Gender Gender

Importance of an identity

FROM the time a child is born, it has the right to an identity as enshrined under Article 8 of the Convention on the Rights of the Child, which lasts an entire life time. The right to an identity is the bedrock of a healthy and diverse society.
An identity comprises a first name, surname, date of birth, gender and nationality; all these details are recorded on a birth certificate and other important documents like national registration card (NRC), passport, driving licence, and voter’s card.
With a legally recorded identity, a child becomes a citizen of society and then is able to enjoy all essential social services such as health care, education and judicial protection. Without proper identity documents, such a child is invisible to the State and cannot prosper. The terminology that applies is that the child is not a person before the law.
Such a child becomes invisible to society and will not benefit from protection and social services essential for development. It also hinders the child’s ability to benefit from judicial protection through their parents and the State.
It is sad that most parents do not understand the benefits of acquiring a birth certificate for their children, which is common among the vulnerable groups in society. This can be attributed to lack of information and inadequate sensitisation.
This reminds me of 19-year-old Maureen, a small-scale trader who has been unable to open an account to save her little profit because she does not have an NRC one of the requirements from all financial institutions.
Maureen, who is an orphan, wanted to find out how to get an NRC because her maternal uncle has been unable to accompany her to the National Registration, Passport and Citizenship Department due to ill health. For first-time applicants, it is compulsory to be accompanied by a family member for the department to verify all details pertaining to the applicant.
Maureen lamented that her failure to get an NRC has disadvantaged her as she has also not been able to register as a voter for elections due in August this year. This failure is an infringement of young Maureen’s other rights as she does not have any form of identity. Sadly, Maureen was not even aware that her mother was issued with a record of birth at the time she was born a practice at all health facilities.
There are so many other children who are in Maureen’s predicament. This calls for concerted efforts and sensitisation campaigns by the Government and the Department of National Registration, Passport and Citizenship, in particular, to ensure that parents acquire birth records and certificates for their babies within the shortest possible time.
However, Ministry of Home Affairs spokesperson Moses Siwali says it is a requirement by law that one needs to be accompanied when getting an NRC for the first time.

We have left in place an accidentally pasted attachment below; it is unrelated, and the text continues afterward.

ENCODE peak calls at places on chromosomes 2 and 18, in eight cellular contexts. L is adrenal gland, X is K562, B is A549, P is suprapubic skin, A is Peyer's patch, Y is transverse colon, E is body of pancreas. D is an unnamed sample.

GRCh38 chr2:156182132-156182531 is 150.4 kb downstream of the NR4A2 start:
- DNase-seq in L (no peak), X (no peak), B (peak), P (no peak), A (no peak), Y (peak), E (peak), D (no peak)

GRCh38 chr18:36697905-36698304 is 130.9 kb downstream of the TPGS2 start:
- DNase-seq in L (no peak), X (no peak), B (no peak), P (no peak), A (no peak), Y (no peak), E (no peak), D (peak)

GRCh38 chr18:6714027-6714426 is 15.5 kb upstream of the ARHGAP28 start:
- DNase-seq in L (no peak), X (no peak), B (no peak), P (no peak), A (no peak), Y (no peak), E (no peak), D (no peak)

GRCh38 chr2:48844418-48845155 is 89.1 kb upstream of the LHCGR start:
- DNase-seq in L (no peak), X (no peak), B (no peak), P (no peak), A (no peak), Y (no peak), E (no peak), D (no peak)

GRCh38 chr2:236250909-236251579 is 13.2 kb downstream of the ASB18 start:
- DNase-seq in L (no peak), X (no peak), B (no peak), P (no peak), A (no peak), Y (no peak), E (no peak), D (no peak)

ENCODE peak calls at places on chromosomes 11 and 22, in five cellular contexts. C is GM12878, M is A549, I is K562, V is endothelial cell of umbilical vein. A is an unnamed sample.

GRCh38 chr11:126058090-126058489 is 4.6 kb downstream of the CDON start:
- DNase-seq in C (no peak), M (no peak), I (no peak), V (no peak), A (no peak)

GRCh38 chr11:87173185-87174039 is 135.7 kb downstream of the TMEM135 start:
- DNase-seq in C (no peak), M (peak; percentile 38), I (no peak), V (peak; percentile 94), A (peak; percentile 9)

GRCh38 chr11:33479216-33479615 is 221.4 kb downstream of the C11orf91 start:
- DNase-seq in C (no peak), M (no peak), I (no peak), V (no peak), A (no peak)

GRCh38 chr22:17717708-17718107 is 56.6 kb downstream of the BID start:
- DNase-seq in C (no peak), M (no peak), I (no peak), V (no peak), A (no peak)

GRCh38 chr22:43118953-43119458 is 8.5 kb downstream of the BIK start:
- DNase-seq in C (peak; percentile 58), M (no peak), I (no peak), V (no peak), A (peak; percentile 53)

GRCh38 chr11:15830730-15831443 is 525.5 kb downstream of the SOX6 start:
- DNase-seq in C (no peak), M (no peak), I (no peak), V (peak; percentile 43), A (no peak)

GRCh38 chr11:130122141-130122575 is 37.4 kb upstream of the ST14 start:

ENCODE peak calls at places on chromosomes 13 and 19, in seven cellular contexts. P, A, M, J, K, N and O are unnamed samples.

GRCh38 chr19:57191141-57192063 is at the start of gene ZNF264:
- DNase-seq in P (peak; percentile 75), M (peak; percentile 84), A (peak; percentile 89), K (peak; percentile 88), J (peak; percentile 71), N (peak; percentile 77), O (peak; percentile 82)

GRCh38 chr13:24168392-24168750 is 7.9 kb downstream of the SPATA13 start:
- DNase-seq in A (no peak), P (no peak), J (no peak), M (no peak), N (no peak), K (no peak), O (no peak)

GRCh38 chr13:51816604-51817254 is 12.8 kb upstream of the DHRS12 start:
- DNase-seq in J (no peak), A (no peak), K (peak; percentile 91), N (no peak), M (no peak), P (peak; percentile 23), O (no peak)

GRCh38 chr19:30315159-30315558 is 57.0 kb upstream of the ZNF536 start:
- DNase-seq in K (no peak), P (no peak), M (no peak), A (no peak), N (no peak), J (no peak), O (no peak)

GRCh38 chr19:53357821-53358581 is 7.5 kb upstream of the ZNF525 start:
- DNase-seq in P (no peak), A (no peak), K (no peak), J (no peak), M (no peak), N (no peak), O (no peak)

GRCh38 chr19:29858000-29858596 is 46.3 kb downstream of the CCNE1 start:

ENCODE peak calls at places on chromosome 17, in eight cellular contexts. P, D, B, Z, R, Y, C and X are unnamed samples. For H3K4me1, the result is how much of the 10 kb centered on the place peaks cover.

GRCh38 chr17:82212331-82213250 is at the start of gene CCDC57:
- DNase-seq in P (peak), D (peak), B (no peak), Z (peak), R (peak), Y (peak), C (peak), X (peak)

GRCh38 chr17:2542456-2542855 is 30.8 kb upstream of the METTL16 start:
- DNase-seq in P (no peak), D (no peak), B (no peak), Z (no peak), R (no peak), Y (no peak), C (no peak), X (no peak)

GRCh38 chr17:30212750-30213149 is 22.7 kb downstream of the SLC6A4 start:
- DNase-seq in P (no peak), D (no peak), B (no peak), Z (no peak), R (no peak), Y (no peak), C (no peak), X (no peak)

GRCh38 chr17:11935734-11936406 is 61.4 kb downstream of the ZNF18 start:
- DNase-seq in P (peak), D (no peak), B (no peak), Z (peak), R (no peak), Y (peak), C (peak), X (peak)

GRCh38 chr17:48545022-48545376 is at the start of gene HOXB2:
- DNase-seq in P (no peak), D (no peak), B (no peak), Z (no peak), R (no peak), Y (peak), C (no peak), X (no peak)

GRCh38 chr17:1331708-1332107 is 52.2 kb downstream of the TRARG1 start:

Mr Siwali said: “The registration officers will not give an NRC to a person or child who is not accompanied by a relative because the country risks issuing it to a foreigner.”
He said if relatives are not there to accompany the child, it means the character of the child is questionable.
In some countries, a few days after birth, babies are captured within the data base. They are issued with the necessary documents to ensure that they are immediately recognised as members of that particular society. These children are not likely to be disadvantaged in future or fall prey to vices such as child marriages, defilement and child trafficking. They are always accounted for regardless of their status in society.
Last week, Minister of Home Affairs Davies Mwila said registering a birth is proof of existence of children; because in the absence of information about the identity of parents, date and place of birth, such children lack complete recognition.
The minister was speaking in Chisamba on Friday when he launched the Central Province health facility birth registration campaign at Liteta Mission Hospital.
“A child without a birth certificate may, therefore, not be protected with regard to identity, child marriages, child trafficking, defilement, child labour, inheritance, health services and education,” he said.
Mr Mwila said birth registration should, therefore, be taken seriously because the State requires information on who was born within its boundaries and those that were born in foreign land.
Currently, at a global level, over 230 million children under the age of five are not registered; 85 million of these children are in Africa, including Zambia.
And UNICEF country representative Hamid El-Bashir Ibrahim said birth registration is central to ensuring that children are counted and have access to basic services such as health, social security and education.
Dr Ibrahim said as a passport to protection, birth registration provides evidence of a child’s age, and can help government to address child marriage, exploitative labour and child trafficking, which is a gross violation of the rights of undocumented children.
To register a child into any institution of learning, a birth certificate is a requirement; as it is to sit for Grade 12 exams, driving test, to acquire a passport, to vote and many other rights of a citizen in Zambia. One needs to provide details of an NRC, which is issued immediately a child attains 16 years. The information contained herein, is derived from that very important document which is issued to mothers immediately after a delivery and later transforms into a birth certificate. It is imperative that parents and guardians are sensitised on the importance of getting a certificate for every birth so that children are able to enjoy all the rights they deserve; being citizens of this great country and the world.
Remember, children are our future. Until next week, take care.; gender@daily-mail.

Facebook Feed